Forum for Science, Industry and Business

Sponsored by:     3M 
Search our Site:

 

Timely discovery: Physics research sheds new light on quantum dynamics

16.05.2012
Kansas State University physicists and an international team of collaborators have made a breakthrough that improves understanding of matter-light interactions.

Their research allows double ionization events to be observed at the time scale of attoseconds, which are one-billionth of a billionth of a second. The physicists have also shown that these ionization events occur earlier than thought -- a key factor to improving knowledge of correlated electron dynamics, which involve two electrons and their interactions with each other. The work appears in a recent issue of Nature Communications.

"The research involves studying if these correlated electrons, ejected from an atom or a molecule, are traveling in the same or opposite directions," said Nora Johnson, a doctoral student in physics from Dell Rapids, S.D. "We can also determine if one electron has all the energy or if they share energy equally."

Other university researchers involved include Itzik Ben-Itzhak, university distinguished professor of physics, and Matthias Kling, assistant professor of physics. Kling is the principal investigator for the project and is on research leave at the Max Planck Institute of Quantum Optics in Garching, Germany, where he is performing related research. All of the researchers are involved with the university's James R. Macdonald Laboratory.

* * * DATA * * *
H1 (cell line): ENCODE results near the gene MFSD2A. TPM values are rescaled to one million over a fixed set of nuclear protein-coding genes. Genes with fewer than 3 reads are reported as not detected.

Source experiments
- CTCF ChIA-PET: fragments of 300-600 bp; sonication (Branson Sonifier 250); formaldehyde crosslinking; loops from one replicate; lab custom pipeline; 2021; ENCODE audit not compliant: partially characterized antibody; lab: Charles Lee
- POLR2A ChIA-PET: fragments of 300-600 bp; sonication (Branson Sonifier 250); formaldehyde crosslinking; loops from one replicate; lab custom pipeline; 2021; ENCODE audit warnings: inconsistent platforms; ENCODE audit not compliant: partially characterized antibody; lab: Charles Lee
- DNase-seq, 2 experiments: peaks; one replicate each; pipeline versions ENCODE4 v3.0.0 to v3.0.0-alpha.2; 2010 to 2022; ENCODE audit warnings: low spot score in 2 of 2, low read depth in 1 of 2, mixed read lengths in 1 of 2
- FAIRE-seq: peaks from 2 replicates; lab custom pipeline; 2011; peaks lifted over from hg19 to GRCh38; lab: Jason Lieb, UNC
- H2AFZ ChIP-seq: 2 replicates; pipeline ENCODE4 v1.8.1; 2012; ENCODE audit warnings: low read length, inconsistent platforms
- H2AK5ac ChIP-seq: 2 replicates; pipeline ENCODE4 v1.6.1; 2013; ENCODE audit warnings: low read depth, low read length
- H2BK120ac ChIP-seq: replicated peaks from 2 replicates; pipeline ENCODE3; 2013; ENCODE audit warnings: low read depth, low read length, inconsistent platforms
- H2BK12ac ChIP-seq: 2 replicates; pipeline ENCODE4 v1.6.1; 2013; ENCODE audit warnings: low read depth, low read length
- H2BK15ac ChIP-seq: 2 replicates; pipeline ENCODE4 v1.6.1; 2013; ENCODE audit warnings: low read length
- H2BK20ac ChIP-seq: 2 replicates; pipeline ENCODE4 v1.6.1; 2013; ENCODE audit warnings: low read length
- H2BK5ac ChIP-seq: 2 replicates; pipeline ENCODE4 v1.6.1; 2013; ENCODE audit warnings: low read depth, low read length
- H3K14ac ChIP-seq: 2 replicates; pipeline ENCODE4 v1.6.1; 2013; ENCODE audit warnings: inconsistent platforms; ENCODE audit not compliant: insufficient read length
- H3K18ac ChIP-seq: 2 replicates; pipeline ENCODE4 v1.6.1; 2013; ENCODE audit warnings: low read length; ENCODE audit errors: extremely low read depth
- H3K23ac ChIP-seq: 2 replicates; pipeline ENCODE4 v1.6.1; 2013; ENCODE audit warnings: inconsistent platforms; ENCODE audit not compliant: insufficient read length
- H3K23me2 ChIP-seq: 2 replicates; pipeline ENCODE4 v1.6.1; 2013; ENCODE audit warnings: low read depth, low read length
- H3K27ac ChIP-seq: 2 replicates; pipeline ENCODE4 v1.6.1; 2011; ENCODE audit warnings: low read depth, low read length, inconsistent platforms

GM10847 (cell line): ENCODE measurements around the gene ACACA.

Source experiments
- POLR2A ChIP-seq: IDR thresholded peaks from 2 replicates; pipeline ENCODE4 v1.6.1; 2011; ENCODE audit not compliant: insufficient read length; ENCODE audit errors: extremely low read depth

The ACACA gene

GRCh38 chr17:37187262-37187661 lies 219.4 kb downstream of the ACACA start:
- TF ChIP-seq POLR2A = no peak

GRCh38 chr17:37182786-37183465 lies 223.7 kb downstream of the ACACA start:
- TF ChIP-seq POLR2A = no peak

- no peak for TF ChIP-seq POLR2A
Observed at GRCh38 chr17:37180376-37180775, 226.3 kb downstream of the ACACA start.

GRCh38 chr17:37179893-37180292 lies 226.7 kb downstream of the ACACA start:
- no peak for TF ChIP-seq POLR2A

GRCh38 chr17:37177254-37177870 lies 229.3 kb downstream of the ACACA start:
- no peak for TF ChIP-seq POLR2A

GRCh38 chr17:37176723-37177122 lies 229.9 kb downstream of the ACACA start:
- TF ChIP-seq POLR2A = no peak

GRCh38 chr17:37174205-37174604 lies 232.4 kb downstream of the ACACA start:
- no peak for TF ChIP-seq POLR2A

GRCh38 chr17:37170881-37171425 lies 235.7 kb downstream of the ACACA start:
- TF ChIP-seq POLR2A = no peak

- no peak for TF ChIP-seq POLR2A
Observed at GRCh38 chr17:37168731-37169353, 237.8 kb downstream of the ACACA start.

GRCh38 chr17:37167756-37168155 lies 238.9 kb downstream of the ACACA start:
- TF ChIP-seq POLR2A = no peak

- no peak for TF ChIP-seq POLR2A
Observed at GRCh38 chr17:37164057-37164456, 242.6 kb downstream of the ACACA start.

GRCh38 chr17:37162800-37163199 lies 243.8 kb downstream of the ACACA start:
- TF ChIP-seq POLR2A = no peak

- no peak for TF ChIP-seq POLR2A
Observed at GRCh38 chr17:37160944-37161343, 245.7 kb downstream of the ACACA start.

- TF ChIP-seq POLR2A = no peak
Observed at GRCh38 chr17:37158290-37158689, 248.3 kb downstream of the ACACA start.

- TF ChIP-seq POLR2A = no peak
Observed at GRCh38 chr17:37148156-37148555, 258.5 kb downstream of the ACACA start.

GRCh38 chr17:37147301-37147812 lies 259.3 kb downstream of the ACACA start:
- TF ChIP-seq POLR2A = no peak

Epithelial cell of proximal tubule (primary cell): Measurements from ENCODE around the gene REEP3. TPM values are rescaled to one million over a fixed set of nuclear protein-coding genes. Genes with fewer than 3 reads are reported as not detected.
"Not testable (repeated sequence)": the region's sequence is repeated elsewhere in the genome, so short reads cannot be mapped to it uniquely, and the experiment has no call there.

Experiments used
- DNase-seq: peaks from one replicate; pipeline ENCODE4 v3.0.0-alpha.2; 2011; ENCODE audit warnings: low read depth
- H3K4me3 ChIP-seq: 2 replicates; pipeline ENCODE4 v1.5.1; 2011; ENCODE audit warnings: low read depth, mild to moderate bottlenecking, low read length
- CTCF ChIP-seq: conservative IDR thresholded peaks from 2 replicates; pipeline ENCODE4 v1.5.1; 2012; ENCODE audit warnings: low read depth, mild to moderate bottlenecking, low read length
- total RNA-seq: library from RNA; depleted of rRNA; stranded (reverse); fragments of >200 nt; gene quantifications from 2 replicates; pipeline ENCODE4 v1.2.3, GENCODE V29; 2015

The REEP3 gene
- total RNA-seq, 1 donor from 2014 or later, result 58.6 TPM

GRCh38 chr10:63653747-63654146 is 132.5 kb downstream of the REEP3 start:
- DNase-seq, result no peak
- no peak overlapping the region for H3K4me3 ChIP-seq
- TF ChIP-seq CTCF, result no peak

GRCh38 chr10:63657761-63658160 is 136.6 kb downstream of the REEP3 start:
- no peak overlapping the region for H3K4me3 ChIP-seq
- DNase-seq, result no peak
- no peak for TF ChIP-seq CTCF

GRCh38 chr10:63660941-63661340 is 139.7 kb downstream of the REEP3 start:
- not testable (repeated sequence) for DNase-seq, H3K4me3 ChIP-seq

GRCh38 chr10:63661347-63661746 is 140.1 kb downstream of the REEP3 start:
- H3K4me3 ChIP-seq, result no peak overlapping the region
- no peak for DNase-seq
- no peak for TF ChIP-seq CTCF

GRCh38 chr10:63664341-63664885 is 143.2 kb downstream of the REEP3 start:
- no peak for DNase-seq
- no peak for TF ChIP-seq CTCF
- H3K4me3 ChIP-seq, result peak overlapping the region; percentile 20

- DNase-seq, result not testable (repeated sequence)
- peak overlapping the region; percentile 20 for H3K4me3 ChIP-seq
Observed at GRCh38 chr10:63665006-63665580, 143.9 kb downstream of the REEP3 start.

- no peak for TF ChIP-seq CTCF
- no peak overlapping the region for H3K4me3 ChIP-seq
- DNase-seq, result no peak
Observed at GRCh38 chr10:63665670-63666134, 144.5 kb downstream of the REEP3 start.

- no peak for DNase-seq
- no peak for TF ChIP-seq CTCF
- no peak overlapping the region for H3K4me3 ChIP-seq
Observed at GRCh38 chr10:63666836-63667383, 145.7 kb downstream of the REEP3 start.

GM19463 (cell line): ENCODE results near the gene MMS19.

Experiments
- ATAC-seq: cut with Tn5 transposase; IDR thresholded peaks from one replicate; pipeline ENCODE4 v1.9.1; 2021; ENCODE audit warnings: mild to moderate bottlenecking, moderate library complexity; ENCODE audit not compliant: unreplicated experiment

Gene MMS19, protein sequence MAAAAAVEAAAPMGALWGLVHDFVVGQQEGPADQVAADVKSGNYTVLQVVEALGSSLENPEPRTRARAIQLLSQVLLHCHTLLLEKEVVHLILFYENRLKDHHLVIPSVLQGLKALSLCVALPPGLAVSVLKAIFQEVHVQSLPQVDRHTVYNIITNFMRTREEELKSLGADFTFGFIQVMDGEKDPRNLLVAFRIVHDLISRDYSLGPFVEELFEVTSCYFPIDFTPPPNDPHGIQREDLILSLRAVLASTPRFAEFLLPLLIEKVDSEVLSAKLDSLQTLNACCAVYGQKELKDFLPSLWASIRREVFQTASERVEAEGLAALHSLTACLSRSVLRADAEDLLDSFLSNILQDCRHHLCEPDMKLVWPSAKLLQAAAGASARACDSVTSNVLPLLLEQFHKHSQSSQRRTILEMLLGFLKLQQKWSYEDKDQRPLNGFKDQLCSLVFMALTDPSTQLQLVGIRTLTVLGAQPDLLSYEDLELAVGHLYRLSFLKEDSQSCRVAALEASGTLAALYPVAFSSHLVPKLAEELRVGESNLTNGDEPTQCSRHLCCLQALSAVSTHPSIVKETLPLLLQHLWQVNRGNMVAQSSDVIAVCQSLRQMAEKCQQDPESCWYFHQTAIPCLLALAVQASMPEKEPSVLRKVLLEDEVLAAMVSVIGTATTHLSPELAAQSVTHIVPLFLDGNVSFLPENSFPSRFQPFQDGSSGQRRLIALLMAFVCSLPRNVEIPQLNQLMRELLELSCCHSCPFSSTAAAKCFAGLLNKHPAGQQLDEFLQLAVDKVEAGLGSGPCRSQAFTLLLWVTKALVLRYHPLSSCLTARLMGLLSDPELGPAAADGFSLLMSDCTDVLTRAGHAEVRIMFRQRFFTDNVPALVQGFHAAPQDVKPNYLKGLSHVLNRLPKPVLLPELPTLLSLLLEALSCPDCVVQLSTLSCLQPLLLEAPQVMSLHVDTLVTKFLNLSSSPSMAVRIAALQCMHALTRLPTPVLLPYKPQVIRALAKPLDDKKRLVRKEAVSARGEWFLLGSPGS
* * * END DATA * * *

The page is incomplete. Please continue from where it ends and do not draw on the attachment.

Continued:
Double ionization occurs when two electrons are removed from an atom -- a process that can be caused by an intense laser pulse. When double ionization occurs in the laser field it can take the form of a sequential process, in which the laser removes one electron and then removes the other electron. This project focuses on another mechanism -- the nonsequential process for ionization -- in which the laser removes one electron, which is accelerated and hits a second electron to excite it. The laser then knocks out the second electron from the atom.

The researchers sent a four femtosecond-long laser pulse onto argon atoms. A femtosecond is a millionth of a billionth of a second. While most of the argon atoms were singly ionized, approximately every thousandth atom underwent nonsequential double ionization.

"The surprising result is that everybody expected that the second electron becomes excited and then, when the laser field is the strongest, this electron is removed," said Ben-Itzhak, director of the Macdonald laboratory. "But it actually happens earlier."

The researchers discovered that the time between the recollision and the second ionization is about 400 attoseconds. This is about 200 attoseconds earlier than the peak of the field, which is when physicists expected the second ionization to occur.

Johnson conducted her early experiments at the Macdonald Laboratory. She performed more extensive experiments during a 2009 Fulbright Fellowship at the Max Planck Institute of Quantum Optics. The two organizations have an ongoing collaboration and the Kansas State University team is directly funded by a $400,000 National Science Foundation grant.

"The key is that Nora has brought knowledge from Germany about short pulses and we can now continue these experiments in Kansas," Ben-Itzhak said. "We have an ongoing collaboration with them that goes both ways."

Now that the researchers have made an important discovery with atoms, Johnson is performing a similar experiment with molecules. She is performing experiments at the Macdonald Laboratory and will use the laboratory's expertise in imaging molecules.

"A molecule is more complex than an atom, which typically means its reaction dynamics are richer," Johnson said. "We are excited to pursue correlated electron dynamics at the next level of complexity to further understand them."